Arduino UNO R4 Shield Guide

This article covers the basic steps for developing your own shield for the Arduino UNO R4 Minima and the UNO R4 WiFi.

The Arduino UNO family and its form factor have become a type of standard in the maker scene and remain one of the world's most popular form factors.

Over the years, a wide range of accessories such as shields and sensors have been made, and in this guide, you will find information that will help you create your own customized hardware for the UNO family.

The UNO Family
The UNO Family

This guide focuses mainly on making accessories for the UNO R4 Minima & WiFi boards. In case you want to design a shield for another UNO make sure to check the respective data sheet and documentation.


Each UNO Family board has a dedicated documentation page, see the list below:

Inside the documentation page, you will find design files such as full pinout, CAD, and Fritzing files. You will also find tutorials and compatible libraries with the respective boards on the page.

Technical Overview


UNO dimensions
UNO dimensions

The following dimensions apply to all UNO boards.

Width53.34 mm
Length68.58 mm
Thickness1.6 mm
Pitch2.54 mm

Pitch is the space between the pins (e.g. between A1, A2). This specification is important when choosing header pins.


Below you can find the pinout for the Arduino UNO R4 Minima. All UNO boards largely share the placement of many pins, to make it easy for accessories to be designed for different UNO boards but if you create accessories for an older UNO be sure to check its respective pinout.

Arduino UNO R4 Minima Pinout
Arduino UNO R4 Minima Pinout

For more information about each pin be sure to check out the advanced section in the pinout which you can see here.

For other UNO boards check the respective documentation page.

Feature Comparisons

Below is a comparison between the different UNO Family boards.

BoardUNO R3UNO R3 SMDUNO WiFi Rev2UNO R4 MinimaUNO R4 WiFi
ProcessorATmega328PATmega328PATmega4809Renesas RA4M1Renesas RA4M1
ConnectivityxxWi-Fi®xWi-Fi®, Bluetooth®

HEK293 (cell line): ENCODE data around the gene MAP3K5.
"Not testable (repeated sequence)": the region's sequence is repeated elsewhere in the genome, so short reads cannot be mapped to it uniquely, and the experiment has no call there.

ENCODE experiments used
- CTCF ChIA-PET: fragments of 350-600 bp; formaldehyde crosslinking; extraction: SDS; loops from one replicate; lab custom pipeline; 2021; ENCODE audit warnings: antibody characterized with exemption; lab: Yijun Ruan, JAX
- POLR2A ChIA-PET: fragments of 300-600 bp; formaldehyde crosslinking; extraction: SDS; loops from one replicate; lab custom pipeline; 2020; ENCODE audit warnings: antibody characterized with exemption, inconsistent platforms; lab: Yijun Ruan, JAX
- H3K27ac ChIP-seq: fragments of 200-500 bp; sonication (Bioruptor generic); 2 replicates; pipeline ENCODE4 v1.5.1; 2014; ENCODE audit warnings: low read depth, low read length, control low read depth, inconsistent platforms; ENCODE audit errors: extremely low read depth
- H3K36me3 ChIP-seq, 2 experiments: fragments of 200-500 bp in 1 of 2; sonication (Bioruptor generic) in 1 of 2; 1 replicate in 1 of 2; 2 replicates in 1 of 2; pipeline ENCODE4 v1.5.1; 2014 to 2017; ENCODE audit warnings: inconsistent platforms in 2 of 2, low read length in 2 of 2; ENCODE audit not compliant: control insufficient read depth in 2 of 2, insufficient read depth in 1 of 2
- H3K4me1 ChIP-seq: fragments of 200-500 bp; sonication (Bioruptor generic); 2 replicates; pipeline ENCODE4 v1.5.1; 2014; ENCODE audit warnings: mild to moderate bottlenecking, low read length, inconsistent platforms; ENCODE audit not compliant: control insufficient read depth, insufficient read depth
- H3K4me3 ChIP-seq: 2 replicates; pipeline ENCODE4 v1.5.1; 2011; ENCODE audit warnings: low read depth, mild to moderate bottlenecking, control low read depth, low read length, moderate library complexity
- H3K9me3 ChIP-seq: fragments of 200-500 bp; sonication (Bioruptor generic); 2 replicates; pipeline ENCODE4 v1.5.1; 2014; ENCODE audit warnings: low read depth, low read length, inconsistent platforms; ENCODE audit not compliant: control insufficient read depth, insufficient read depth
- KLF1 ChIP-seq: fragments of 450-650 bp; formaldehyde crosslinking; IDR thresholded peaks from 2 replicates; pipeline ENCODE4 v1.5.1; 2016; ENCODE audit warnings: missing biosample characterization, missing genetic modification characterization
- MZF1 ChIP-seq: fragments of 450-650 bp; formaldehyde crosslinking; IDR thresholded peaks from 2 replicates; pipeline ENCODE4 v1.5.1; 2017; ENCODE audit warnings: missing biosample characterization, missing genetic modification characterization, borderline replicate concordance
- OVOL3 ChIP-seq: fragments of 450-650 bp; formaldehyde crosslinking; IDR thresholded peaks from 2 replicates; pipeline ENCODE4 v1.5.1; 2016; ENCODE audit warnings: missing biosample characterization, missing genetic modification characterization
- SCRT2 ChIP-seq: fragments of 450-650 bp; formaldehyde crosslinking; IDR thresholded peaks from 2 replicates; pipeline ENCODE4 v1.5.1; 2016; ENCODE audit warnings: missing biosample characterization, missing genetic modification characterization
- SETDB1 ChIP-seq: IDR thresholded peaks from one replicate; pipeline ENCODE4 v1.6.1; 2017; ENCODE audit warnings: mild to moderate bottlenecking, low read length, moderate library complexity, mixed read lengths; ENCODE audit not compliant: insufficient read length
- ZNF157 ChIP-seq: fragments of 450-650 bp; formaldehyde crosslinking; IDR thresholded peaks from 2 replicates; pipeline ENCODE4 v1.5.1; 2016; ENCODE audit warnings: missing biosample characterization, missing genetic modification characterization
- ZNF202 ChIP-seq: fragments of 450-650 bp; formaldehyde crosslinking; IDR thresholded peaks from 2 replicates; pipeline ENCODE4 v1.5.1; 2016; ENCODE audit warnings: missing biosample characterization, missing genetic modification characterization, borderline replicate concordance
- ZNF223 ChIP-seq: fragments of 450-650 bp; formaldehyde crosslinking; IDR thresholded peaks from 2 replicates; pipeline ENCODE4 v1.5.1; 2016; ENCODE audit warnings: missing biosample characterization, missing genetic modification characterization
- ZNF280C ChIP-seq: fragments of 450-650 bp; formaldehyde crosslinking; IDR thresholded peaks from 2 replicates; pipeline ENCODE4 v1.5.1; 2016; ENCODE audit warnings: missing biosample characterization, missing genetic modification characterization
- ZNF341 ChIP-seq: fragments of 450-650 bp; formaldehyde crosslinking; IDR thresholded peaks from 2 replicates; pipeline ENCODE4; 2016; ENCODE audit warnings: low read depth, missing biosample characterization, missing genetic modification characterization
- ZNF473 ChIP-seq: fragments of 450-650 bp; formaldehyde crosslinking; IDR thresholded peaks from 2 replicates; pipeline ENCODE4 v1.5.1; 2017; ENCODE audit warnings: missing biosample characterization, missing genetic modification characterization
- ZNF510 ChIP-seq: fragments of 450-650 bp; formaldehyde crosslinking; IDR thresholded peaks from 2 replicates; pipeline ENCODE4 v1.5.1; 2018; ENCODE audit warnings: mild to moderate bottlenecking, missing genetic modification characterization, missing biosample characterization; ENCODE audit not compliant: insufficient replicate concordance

Clock Speed16 Mhz16 Mhz16 Mhz48 Mhz48 Mhz
Flash Memory32 KB32 KB48 KB256 KB256 KB
I/O Voltage5 V5 V5 V5 V5 V

Power Considerations


Both the UNO R4 Minima and UNO R4 WiFi operate at 5 V. This means connecting 3.3 V peripherals directly may lead to potential issues. Most 3.3 V peripherals expect a 3.3 V logic level for proper operation. One common method is to use level shifters or voltage dividers to convert the 5 V signals to 3.3 V.

This only holds true for the signal pin of a sensor and if the goal is to simply connect a 3.3 V power line the UNO R4 boards still provide a 3.3 V pin that can safely be used with sensors needing that lower power input.

VIN Min/Max

The min/max voltage supply varies between boards. This is important to consider when choosing the battery source, that you do not exceed the limits to damage the board.

7-12 V7-12 V6-20 V6-24 V6-24 V

Serial Buses

The UNO R4 boards have serial buses attached to the following pins:

SPICOPI (11), CIPO (12), SCK (13), CS(10)
I2CD14 (SDA), D15 (SCL) or A4 (SDA), A5 (SCL)
Communication pins
Communication pins

The location of these pins is located in the pinout for each board. These are found in the Resources Section product page of each board.

Building Your Shield

In this section, you will find some useful instructions when it comes to soldering your own shield. Below is a list of required materials:

  • An Arduino UNO board

  • Soldering equipment.

  • A Prototyping board. We highly recommend using the Arduino Proto Shield Rev3 (UNO Size) because it will make your life much easier. If you want you can of course use a general prototyping shield but it requires you to do some additional soldering.

  • Components that are placed on the shield.

Step 1 Assemble Proto Shield

Once you have gathered all your materials it's time to start the assembly. The first step is to assemble the Proto Shield and make sure it fits nicely on top of the UNO. If you are new to soldering check out our soldering tutorial here.

Proto Shield Parts
Proto Shield Parts

Step 2 Prototype Circuit

Now it's time to put your components onto your shield. But before you get all excited and start soldering everything onto your shield we highly recommend prototyping and testing your circuit on a breadboard, making sure everything works as expected.

You don't want to spend a bunch of time soldering everything neatly into place just to realize afterward that you are missing a resistor or something else and then spend even more time desoldering everything again.

Prototyping on a breadboard
Prototyping on a breadboard

Step 3 Solder Components

After you have verified and made sure everything works as you want it's finally time to solder all components into place. Once done you simply plug in your UNO R4 Minima / UNO R4 WiFi, upload your code, and if everything was done correctly, congratulations you now have built your very own customizable Arduino UNO R4 shield.

If it doesn't work as expected make sure that everything is soldered properly and nothing is loose. If you have a multimeter laying around use it to check the connections.

Components soldered onto the Proto Shield
Components soldered onto the Proto Shield

Step 4 Document your work

Be sure to document your work both for your own sake as well as for others. Sharing project ideas is an excellent way of learning more about electronics. Project Hub is a great place to document your work and share it with others. See you there!

Suggest changes

The content on is facilitated through a public GitHub repository. If you see anything wrong, you can edit this page here.


The Arduino documentation is licensed under the Creative Commons Attribution-Share Alike 4.0 license.